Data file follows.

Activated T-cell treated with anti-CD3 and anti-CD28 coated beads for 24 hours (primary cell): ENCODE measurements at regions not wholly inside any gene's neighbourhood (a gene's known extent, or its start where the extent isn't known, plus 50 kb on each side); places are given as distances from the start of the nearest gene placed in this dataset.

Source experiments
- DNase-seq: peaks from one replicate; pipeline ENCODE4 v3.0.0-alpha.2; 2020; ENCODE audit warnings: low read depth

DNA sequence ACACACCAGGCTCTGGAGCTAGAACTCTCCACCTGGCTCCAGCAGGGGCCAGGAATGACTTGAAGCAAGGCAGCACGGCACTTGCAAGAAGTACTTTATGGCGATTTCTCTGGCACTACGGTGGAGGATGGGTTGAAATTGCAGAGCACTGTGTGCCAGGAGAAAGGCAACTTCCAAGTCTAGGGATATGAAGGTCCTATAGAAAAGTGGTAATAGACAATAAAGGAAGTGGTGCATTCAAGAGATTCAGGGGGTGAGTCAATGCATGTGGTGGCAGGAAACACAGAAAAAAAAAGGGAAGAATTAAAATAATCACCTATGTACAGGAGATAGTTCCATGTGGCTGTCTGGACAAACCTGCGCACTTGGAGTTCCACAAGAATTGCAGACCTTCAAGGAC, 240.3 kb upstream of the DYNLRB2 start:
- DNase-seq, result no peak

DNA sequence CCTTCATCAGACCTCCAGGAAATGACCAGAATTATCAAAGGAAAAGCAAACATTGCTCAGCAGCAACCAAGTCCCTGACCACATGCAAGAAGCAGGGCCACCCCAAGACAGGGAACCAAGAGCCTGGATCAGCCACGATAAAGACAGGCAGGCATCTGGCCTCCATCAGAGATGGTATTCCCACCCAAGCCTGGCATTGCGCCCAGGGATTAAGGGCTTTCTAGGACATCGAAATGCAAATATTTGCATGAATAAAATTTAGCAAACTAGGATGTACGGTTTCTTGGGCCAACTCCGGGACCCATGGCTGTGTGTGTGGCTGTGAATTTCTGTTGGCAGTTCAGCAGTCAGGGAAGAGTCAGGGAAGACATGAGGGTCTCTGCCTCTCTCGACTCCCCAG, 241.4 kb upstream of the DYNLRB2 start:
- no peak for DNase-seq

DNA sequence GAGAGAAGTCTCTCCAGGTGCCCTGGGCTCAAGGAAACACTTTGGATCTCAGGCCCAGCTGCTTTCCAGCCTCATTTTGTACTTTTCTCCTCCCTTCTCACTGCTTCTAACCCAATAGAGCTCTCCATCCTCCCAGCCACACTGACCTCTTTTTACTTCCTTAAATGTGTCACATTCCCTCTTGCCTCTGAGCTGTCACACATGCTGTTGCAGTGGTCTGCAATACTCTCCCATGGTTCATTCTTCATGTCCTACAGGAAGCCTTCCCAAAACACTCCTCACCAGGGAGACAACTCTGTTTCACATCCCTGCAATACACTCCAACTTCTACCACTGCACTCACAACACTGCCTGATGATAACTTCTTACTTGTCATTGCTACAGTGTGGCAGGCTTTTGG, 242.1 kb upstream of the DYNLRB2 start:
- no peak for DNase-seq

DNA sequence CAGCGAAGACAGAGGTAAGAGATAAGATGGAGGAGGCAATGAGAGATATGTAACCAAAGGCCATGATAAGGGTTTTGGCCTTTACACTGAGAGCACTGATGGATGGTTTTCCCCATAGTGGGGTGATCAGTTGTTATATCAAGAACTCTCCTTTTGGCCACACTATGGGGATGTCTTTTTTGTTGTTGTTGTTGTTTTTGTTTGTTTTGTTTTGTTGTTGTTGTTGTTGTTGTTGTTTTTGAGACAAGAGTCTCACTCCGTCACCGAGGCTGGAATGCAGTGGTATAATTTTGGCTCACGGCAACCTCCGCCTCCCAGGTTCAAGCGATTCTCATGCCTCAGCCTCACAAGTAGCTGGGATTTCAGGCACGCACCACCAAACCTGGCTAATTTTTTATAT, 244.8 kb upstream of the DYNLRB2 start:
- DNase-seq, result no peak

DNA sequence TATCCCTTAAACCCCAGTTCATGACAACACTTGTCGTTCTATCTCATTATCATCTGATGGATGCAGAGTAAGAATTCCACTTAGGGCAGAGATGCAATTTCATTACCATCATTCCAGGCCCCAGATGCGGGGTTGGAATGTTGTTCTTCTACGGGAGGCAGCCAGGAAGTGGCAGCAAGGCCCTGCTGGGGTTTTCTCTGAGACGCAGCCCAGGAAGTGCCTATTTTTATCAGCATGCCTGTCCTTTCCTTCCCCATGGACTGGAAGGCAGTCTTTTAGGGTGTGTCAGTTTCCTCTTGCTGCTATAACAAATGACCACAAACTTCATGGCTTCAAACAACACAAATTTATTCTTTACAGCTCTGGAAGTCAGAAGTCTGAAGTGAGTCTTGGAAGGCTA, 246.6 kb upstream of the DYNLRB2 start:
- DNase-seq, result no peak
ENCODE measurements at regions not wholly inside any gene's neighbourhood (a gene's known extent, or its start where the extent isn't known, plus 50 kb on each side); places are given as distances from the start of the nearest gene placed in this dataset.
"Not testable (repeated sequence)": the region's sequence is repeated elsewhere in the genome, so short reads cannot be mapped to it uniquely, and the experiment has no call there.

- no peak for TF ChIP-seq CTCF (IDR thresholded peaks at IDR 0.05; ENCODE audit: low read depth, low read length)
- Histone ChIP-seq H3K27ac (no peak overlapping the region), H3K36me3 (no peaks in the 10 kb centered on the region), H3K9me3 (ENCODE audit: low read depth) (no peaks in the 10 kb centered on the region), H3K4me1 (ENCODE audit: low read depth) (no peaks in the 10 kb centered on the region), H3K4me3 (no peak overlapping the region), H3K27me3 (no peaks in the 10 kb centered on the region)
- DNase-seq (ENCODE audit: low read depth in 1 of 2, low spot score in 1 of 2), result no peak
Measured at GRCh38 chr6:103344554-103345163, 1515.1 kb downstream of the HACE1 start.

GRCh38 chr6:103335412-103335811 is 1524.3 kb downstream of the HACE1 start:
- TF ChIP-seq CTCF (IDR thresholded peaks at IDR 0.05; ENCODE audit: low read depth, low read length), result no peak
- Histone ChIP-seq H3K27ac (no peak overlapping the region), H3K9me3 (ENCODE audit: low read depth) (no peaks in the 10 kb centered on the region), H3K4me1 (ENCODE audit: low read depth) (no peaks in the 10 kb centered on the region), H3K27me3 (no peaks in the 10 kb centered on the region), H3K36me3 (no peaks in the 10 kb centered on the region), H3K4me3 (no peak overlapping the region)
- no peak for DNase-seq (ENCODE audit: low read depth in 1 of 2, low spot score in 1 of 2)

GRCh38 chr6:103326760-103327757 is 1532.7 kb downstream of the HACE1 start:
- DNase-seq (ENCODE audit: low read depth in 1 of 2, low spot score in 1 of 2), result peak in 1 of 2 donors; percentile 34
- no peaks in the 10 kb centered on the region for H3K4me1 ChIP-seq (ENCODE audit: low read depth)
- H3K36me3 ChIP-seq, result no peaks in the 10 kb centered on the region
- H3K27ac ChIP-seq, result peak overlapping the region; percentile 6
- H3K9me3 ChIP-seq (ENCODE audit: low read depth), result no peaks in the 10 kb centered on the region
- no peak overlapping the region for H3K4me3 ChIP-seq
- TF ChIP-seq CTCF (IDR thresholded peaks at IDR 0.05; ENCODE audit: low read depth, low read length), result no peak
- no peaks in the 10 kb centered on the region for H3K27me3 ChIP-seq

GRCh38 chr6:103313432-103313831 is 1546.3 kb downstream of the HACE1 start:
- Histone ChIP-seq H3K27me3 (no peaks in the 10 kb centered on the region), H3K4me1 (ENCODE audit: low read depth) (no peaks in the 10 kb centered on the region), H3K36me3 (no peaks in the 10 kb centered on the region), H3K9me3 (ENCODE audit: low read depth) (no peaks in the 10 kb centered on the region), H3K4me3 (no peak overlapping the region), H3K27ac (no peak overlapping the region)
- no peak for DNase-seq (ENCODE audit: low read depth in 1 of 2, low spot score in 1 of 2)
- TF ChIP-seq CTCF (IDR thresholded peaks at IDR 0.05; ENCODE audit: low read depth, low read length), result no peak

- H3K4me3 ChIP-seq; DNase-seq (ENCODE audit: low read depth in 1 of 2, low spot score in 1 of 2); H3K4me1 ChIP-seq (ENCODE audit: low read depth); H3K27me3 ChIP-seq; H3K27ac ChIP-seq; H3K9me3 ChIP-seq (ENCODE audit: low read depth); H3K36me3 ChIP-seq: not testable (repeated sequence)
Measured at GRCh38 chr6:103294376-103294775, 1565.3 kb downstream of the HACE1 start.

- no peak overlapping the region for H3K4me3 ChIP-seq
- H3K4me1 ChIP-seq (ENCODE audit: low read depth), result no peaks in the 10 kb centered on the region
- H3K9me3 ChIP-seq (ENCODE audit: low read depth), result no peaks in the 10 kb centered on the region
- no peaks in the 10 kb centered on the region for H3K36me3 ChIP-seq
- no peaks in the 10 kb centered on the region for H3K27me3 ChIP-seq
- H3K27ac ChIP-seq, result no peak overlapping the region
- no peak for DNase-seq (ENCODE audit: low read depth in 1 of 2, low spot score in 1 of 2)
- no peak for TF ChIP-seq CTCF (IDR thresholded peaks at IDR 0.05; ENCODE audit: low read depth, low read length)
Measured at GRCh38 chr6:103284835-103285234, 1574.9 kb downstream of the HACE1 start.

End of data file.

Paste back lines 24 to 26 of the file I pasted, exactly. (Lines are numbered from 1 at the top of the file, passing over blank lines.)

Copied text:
GRCh38 chr6:103326760-103327757 is 1532.7 kb downstream of the HACE1 start:
- DNase-seq (ENCODE audit: low read depth in 1 of 2, low spot score in 1 of 2), result peak in 1 of 2 donors; percentile 34
- no peaks in the 10 kb centered on the region for H3K4me1 ChIP-seq (ENCODE audit: low read depth)